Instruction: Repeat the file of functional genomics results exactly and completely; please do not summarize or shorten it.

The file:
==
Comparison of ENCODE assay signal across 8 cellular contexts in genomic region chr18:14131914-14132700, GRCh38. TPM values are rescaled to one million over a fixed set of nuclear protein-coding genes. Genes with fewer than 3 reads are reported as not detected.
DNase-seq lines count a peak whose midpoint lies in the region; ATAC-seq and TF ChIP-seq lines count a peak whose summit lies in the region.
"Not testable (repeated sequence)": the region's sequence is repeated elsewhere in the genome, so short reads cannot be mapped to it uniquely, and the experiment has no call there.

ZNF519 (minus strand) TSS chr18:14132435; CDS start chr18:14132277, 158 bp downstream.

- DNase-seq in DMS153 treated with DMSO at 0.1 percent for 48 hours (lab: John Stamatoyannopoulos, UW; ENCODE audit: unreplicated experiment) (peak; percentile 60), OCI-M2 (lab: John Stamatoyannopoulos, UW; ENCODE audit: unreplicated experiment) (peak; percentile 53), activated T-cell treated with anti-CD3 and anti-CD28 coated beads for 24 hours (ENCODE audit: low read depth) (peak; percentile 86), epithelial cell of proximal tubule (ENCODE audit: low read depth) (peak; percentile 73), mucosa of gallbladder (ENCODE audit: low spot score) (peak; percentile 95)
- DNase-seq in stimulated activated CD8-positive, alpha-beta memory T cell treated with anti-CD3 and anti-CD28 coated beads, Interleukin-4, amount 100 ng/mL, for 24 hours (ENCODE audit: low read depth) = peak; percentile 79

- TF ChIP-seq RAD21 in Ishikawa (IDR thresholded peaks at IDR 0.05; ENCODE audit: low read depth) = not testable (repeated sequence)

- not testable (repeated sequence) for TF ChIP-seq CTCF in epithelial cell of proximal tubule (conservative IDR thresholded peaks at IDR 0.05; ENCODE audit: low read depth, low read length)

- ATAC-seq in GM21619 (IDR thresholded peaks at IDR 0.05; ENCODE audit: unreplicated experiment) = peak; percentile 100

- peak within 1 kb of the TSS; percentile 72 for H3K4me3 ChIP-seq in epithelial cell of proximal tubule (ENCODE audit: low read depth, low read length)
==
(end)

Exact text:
Comparison of ENCODE assay signal across 8 cellular contexts in genomic region chr18:14131914-14132700, GRCh38. TPM values are rescaled to one million over a fixed set of nuclear protein-coding genes. Genes with fewer than 3 reads are reported as not detected.
DNase-seq lines count a peak whose midpoint lies in the region; ATAC-seq and TF ChIP-seq lines count a peak whose summit lies in the region.
"Not testable (repeated sequence)": the region's sequence is repeated elsewhere in the genome, so short reads cannot be mapped to it uniquely, and the experiment has no call there.

ZNF519 (minus strand) TSS chr18:14132435; CDS start chr18:14132277, 158 bp downstream.

- DNase-seq in DMS153 treated with DMSO at 0.1 percent for 48 hours (lab: John Stamatoyannopoulos, UW; ENCODE audit: unreplicated experiment) (peak; percentile 60), OCI-M2 (lab: John Stamatoyannopoulos, UW; ENCODE audit: unreplicated experiment) (peak; percentile 53), activated T-cell treated with anti-CD3 and anti-CD28 coated beads for 24 hours (ENCODE audit: low read depth) (peak; percentile 86), epithelial cell of proximal tubule (ENCODE audit: low read depth) (peak; percentile 73), mucosa of gallbladder (ENCODE audit: low spot score) (peak; percentile 95)
- DNase-seq in stimulated activated CD8-positive, alpha-beta memory T cell treated with anti-CD3 and anti-CD28 coated beads, Interleukin-4, amount 100 ng/mL, for 24 hours (ENCODE audit: low read depth) = peak; percentile 79

- TF ChIP-seq RAD21 in Ishikawa (IDR thresholded peaks at IDR 0.05; ENCODE audit: low read depth) = not testable (repeated sequence)

- not testable (repeated sequence) for TF ChIP-seq CTCF in epithelial cell of proximal tubule (conservative IDR thresholded peaks at IDR 0.05; ENCODE audit: low read depth, low read length)

- ATAC-seq in GM21619 (IDR thresholded peaks at IDR 0.05; ENCODE audit: unreplicated experiment) = peak; percentile 100

- peak within 1 kb of the TSS; percentile 72 for H3K4me3 ChIP-seq in epithelial cell of proximal tubule (ENCODE audit: low read depth, low read length)